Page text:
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    A private New England collection of jewelry will be sold at Skinner’s Fine Jewelry Auction Tuesday at 10 a.m. at its Boston gallery with the proceeds to benefit the Campaign for Catholic Schools, a nonprofit organization dedicated to building Catholic schools in Greater Boston.

    Highlighting the 107 lots of jewelry are a Tiffany Arts & Crafts 18-karat gold tourmaline and sapphire necklace ($40,000-$50,000), a wide- strap platinum bracelet designed as a braid set with full-cut diamonds weighing about 65 carats ($30,000-$40,000), and a natural pearl three-strand 15-inch long necklace ($15,000-$20,000).


    Another important offering is a collection of hand crafted jewelry, enamel plaques, and panels by Frank Gardner Hale (1876-1946), one of the most important figures in the American Arts and Crafts movement.

    The 34-lot collection has been consigned by descendants of Hale, a Norwich, Conn., native and Boston Museum School graduate, who opened a shop in Boston in 1907 and the following year was made a master by the Boston Arts & Crafts Society.

    The jewelry is highlighted by a gold, aquamarine, and enamel pendant ($3,000-$5,000), a platinum, pearl, and diamond brooch, and a gold and pink tourmaline necklace, each with a $1,000-$1,500 estimate.

    An archive of original drawings of jewelry designs, plaster models, and Hale memorabilia has a $3,000-$5,000 estimate.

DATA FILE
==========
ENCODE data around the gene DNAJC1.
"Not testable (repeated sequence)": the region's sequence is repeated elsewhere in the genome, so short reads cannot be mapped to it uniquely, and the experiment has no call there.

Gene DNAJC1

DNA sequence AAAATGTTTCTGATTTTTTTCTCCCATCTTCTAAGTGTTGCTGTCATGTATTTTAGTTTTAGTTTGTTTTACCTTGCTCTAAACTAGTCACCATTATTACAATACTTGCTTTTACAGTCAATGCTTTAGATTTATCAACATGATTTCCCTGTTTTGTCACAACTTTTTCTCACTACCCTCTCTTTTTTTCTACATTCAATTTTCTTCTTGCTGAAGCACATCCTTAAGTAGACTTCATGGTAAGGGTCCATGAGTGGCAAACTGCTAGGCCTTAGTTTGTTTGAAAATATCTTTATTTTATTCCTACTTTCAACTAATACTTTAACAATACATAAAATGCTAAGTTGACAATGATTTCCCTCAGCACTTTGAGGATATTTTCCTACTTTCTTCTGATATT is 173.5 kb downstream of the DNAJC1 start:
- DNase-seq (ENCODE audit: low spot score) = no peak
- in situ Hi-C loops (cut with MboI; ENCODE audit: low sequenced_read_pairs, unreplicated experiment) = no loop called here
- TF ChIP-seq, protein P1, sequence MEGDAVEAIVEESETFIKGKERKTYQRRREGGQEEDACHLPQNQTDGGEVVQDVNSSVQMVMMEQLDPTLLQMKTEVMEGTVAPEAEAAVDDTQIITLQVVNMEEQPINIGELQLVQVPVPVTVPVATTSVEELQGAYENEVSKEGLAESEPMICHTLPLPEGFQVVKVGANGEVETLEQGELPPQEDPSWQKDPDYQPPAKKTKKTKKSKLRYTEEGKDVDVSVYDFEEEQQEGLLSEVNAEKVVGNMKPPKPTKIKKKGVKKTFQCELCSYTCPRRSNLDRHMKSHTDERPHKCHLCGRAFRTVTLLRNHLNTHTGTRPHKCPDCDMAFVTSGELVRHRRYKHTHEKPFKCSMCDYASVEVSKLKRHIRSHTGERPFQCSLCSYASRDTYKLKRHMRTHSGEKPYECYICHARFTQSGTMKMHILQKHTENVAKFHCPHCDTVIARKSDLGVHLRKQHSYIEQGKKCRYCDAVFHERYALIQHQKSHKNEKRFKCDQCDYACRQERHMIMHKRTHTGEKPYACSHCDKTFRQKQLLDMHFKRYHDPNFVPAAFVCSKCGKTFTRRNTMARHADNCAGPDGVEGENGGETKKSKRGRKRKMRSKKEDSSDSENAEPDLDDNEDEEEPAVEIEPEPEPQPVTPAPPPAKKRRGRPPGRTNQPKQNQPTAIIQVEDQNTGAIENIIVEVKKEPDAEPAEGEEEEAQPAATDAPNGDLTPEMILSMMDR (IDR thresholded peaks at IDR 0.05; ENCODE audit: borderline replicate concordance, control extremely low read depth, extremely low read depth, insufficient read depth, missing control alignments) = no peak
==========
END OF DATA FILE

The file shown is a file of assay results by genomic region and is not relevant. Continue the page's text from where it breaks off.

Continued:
The sale includes a large selection of Art Deco jewelry highlighted by a 4.32-carat diamond ring and a necklace featuring a carved jade bead with a tassel of graduated pearls suspended from a pearl and diamond chain. Each piece has a $20,000-$30,000 estimate.

    The expected top seller of the 662-lot auction is a 10.02-carat pear-shape diamond solitaire with a $70,000-$90,000 estimate.

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    The entire contents of Centre Farm, 567 Main St. Lynnfield, home of the late Dr. Alfred and Maureen Donovan, will be offered at an on-site sale Saturday and Sunday at 10 a.m. by John McInnis Auctioneers. Dr. Donovan died in 2011 at 90.

    In addition to antiques and the furnishings of the 1785 farmhouse there are the contents from the barn and carriage shed including four antique cars, the oldest a 1926 Model T open touring car ($6,000-$10,000), and horse-drawn vehicles.

    Other offerings are as varied as medical nstruments, a Babe Ruth-signed baseball ($3,000-$6,000), items relating to the noted Boston physician and writer Oliver Wendell Holmes, an 1862 oil painting of Castle Island in Boston Harbor ($5,000-$10,000) by the Dorchester-born artist Sylvester P. Hogdon (1830-1906), stereo views, early games, Shaker and Mission furniture, and over 200 lots of jewelry including a 3.33-carat diamond solitaire.

    Topping the antiques is an 18th-century walnut secretary-desk by the North Carolina cabinetmaker William Seay (1750- 1815), which once was in the Kennebunkport, Maine, home of the late historical novelist Kenneth Roberts. The estimate is $50,000-$70,000.

    Virginia Bohlin can be reached at